Katmai's Bridge to Nowhere


Katmai's Bridge to Nowhere


Katmai’s Bridge to Nowhere

 Each summer Brooks Camp in Katmai National Park attracts thousands of visitors, most to view brown bears that gather on Brooks River. A bear atop Brooks Falls poised to snag a leaping salmon is one of Alaska’s iconic images.

Bear viewing at Brooks has boomed in recent years. A steady increase in visitor numbers and a surge in 2016 reflect the overall increase in Alaska travel. An up-close look at a wild bear has become a hallmark of almost every Alaska vacation

This summer the National Park Service will begin construction of a new bridge across Brooks River to allay the bottleneck of bear viewers at one of the world’s most famous bear viewing locations.

Over-crowding has been a problem at Katmai for years, mainly in July, the peak season for activity at Brooks Falls. Other than limits on the campground, the park does not currently limit visitation. Day trippers and lodge guests vie with campers for access to the falls viewing platform.

Bears fish the entire length of the river, a favored spot near the existing seasonal bridge. The park enforces a distance regulation to separate people from bears which often creates a traffic jam at the bridge. Crowds form as visitors wait for bears to move away. Once across the river long lines again develop at the Brooks Falls trailhead as visitors await their turn to access the viewing platform at the falls. Visitors in past seasons sometimes were limited to as little as 20-minutes at the platform; currently the limit in peak season is one hour. Imagine, spending thousands of dollars to access a jewel in the National Park system and be allowed 20-minutes at the prime location. Consequently, some knowledgeable travelers, namely Alaskans, are dissuaded from visiting the park. Yet, the new park concessioner, operator of Brooks Lodge, reportedly plans this summer to increase the number of fly-in day visitors exacerbating the problem.

The multimillion dollar bridge, and approach ramps, across the river mouth will be 14-feet-high and over 1,550-feet-long. Park Service states that the purpose of the new bridge is to “enhance visitor experience and safety.” To facilitate construction the park will also construct a new boat landing and short access road.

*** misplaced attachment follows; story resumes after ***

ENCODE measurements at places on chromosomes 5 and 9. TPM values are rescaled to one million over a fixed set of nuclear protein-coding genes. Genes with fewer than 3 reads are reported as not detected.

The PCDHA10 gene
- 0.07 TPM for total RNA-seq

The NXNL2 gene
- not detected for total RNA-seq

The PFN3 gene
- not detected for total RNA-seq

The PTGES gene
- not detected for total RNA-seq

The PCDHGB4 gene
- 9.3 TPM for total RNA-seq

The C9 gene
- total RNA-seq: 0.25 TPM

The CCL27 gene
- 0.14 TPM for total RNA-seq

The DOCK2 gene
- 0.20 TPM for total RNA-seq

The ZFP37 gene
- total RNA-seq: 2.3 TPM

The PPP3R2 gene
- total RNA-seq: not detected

The new bridge will likely alleviate the visitor jams at either side of the current floating bridge but do absolutely nothing to reduce or eliminate the lines at the falls’ trailhead. The bridge only will serve to funnel ever higher numbers of visitors across the river with the foreseeable  result that platform time will be further reduced to accommodate the larger demand.

Brooks Camp, for all its flaws, maintains a sense of the rustic and a sense of the wild. Small log cabins and the floating bridge maintain the wild feel many visitors expect in remote Alaska. A freeway overpass-like structure is totally inappropriate for this area, given its short one-month-long peak season. One of the most beautiful locations within the entire park will be permanently scarred by this intrusive project. A 13 million dollar bridge to solve a problem that exists for a few weeks a year makes little economic sense.

           The vast majority of visitors to Brooks come to see bears in world class bear habitat and in a world class scenic location, relatively unspoiled by infrastructure. I’ve never heard any visitor suggest their experience would be heightened by a mega-bridge. Most want less crowding, and longer viewing times at the falls, not reduced or tightly-limited viewing times. The bridge will do little other than facilitate easy movement of ever larger numbers of people. It is hard to imagine many visitors suggesting that a mega-bridge in such a beautiful location is worth trading for easier access, or fewer hassles at the floating bridge. We go as visitors to Katmai to view these bears on their terms. I think it’s reasonable to expect to wait while a bear rests or saunters by. It’s an inconvenience, but convenience shouldn’t be the reason we’re there.

   The real issue at Katmai is the Park Service’s long-standing inability or unwillingness to limit visitation. Many wildlife habitats can be quickly degraded and wildlife displaced by too many people. We see this same problem developing on the Katmai coast where fly-in day trippers are negatively impacting the wildlife resource and so far the park service has done nothing to curtail this growing problem. Nearby McNeil River State Game Sanctuary offers a model for Katmai and other natural areas. Instead of funneling ever larger numbers of people into the sanctuary, visitation is tightly controlled, consequently McNeil’s world-class viewer experience has remained undiminished over the decades.

Katmai’s bridge to nowhere will only degrade the park and park experience when what is really needed is limits on visitation.

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